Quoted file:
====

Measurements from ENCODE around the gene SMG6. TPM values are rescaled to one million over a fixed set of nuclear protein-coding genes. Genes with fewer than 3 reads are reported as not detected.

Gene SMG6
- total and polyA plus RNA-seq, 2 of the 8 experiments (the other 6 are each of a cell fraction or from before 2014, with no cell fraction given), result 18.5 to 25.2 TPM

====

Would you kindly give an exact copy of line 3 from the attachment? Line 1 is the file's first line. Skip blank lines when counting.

- total and polyA plus RNA-seq, 2 of the 8 experiments (the other 6 are each of a cell fraction or from before 2014, with no cell fraction given), result 18.5 to 25.2 TPM